Jeremy Marks… My Spiritual Journey

Jeremy Marks spoke recently at the Hampton Court Mada Deli series. Jeremy founded Courage UK in 1988, with the aim of supporting gay Christians who wished to change their sexuality in order to conform to evangelical teaching. Several years later, having evaluated their dispiriting results, Jeremy began to grapple with tough theological questions which would gradually bring about a fresh sense of direction both for Courage and for Jeremy himself.

On Being Gay and Christian…

Over 10 years ago a TV Series Editor told me that when it came to being gay and Christian, there were no more issues left to explore or resolve: life had moved on. But here we are in 2012 and two recent stories suggest she was being overly-optimistic.

First, Dr Jim Reynolds, author of the unbelievably-titled The Lepers Among Us, a book addressing gay sexuality and Christianity – caused a stir by turning up to teach at a number of UK venues. Dr Reynolds is associated with the Core Issues Organisation, which offers controversial therapies to empower gay people to become straight.

Then last week the Archbishop of York, Dr John Sentamu, drew on history and tradition to launch a strong attack on gay marriage.

Many today see gay marriage and gay rights in general as no-brainers. But for some Christians who grew up in an era when homosexuality was barely acknowledged, and were taught by their churches that gay sexuality was incompatible with Christianity, the changing perspectives can be challenging.

For me, lights began to go on when it hit me just how devoid of hope the message offered by many churches was for gay Christians. If Christianity was good news, then surely it had to be equally good news for people whatever their sexual orientation? It’s in my nature to research and explore, and since I worked in TV at the time, I set about that through the medium of programme-making.

Suddenly I was meeting gay Christians whose stories were light years removed from pretty much everything I had been taught. All had grasped at whatever straws they could find in their efforts to conform to church teaching, with miserable results. Some had hoped heterosexual marriage would magically change them, others suppressed their sexuality, still others put themselves through Christian ‘sexual re-orientation’ programmes, or continually went forward for prayer at their church, risking that their confessions would become common knowledge. Their experiences were peppered with stories of self-harm, breakdowns and suicide attempts.

No wonder these stories had been airbrushed out of evangelical church teaching – they present a real dilemma for those who are convinced that you cannot be both gay and Christian. Coming face-to-face with people whose experience threatens to unravel your particular paradigm is unnerving.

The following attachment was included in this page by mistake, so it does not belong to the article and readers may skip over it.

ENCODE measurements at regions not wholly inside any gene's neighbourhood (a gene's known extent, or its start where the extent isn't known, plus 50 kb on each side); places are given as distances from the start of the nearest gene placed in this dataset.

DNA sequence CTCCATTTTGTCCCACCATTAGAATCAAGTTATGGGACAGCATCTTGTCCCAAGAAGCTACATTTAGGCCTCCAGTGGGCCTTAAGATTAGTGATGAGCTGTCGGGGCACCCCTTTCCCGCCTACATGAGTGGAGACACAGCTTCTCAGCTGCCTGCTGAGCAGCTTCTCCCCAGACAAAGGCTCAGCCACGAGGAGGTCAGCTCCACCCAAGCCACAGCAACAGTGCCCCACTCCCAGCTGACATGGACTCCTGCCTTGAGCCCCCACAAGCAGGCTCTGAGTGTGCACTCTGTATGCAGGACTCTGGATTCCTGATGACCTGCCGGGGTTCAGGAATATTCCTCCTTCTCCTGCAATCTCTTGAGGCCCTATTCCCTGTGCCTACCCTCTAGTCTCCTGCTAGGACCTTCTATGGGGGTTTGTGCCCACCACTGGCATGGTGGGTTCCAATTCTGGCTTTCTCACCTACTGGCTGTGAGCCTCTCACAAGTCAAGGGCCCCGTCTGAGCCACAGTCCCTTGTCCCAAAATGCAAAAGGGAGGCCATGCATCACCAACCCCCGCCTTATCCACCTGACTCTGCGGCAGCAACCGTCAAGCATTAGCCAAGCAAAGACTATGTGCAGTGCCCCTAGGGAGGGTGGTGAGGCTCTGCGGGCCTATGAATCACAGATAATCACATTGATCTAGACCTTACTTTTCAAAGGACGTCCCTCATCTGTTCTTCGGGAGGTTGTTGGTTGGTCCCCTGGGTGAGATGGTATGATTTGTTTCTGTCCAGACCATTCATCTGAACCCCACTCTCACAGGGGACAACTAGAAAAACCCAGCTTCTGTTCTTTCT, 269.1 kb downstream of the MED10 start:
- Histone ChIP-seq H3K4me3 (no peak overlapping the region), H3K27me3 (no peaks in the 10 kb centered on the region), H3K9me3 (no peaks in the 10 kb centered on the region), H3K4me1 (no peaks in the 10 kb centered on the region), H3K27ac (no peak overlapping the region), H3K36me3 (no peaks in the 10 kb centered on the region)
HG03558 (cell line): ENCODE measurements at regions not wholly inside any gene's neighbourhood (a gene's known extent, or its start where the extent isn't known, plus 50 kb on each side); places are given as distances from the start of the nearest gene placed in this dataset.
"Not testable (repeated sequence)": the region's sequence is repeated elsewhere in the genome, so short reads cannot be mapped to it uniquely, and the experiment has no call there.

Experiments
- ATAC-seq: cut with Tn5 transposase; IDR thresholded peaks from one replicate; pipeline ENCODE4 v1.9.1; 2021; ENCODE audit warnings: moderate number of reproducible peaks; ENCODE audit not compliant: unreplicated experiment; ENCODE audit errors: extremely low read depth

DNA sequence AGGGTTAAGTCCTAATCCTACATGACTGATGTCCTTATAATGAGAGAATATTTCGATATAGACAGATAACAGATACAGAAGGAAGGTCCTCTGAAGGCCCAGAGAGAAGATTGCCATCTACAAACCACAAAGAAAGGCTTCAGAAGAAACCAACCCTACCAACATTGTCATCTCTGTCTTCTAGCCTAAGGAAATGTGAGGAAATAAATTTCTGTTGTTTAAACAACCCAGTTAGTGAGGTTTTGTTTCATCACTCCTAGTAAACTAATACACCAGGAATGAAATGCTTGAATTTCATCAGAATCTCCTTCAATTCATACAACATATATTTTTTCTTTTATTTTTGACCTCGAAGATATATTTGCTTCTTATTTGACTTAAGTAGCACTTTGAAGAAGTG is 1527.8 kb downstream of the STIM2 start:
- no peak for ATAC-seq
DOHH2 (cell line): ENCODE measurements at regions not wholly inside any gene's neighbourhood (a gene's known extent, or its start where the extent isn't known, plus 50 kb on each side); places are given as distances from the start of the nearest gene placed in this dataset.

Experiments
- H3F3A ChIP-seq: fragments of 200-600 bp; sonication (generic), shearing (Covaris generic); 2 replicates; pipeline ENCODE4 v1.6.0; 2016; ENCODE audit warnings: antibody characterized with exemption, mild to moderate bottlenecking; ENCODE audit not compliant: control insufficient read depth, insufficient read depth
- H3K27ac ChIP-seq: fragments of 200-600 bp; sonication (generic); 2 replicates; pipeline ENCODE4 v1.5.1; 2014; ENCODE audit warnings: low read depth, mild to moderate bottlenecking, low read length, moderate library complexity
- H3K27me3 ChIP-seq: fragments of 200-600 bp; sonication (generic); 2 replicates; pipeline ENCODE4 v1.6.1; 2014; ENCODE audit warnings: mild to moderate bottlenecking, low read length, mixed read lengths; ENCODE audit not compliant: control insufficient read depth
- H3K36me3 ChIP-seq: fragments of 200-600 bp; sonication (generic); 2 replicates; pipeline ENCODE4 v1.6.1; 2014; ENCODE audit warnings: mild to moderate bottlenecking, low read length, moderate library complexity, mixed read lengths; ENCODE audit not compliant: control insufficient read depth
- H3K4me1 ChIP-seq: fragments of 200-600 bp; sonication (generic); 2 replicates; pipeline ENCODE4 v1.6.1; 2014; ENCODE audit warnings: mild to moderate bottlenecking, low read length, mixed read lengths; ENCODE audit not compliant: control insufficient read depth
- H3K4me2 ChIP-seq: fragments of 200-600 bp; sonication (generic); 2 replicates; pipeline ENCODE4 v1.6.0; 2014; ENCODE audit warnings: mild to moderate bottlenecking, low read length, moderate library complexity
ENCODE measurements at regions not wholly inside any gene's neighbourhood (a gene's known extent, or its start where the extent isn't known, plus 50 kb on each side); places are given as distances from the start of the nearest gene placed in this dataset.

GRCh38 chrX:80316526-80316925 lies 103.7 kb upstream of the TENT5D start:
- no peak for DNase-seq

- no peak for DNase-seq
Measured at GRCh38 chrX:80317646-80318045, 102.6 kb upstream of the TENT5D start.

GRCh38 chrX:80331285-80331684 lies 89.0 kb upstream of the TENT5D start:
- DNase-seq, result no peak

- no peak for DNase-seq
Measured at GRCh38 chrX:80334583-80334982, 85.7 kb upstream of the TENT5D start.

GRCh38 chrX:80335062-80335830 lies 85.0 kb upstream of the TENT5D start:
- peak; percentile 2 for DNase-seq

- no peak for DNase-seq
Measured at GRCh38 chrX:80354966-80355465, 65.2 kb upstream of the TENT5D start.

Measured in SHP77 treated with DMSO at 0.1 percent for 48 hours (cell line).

The experience of one person in particular made a huge impact on me. I started hearing stories about Jeremy, a young photographer I vaguely remembered from the early days in my church, who had apparently struggled with being gay. After trying all the usual avenues, he had signed up for a Christian re-orientation programme in the US. By all accounts it had worked, since he went on to marry and, together with his wife, launch a similar programme for gay Christians in the UK. This was a huge gay re-orientation ‘success’ story in the evangelical world, and his organisation received funding for their work from evangelical bodies. I tracked him down and phoned to ask how it was all going…

I had picked an extraordinary moment to make that call. Jeremy’s story had taken an unexpected turn after he decided to audit the outcome of twelve years’ work with his organisation. All was about to explode in the national press. With characteristic openness and from a place of faith, he patiently filled me in on the story behind the story…

Some years later, with this issue still very much a hot potato in a number of church circles, Jeremy agreed to a filmed interview about his personal journey and his experiences of working with people on his programme. It is in 3 parts. For anyone wrestling with questions or seeking to understand more about this whole area, I recommend giving him a listen…

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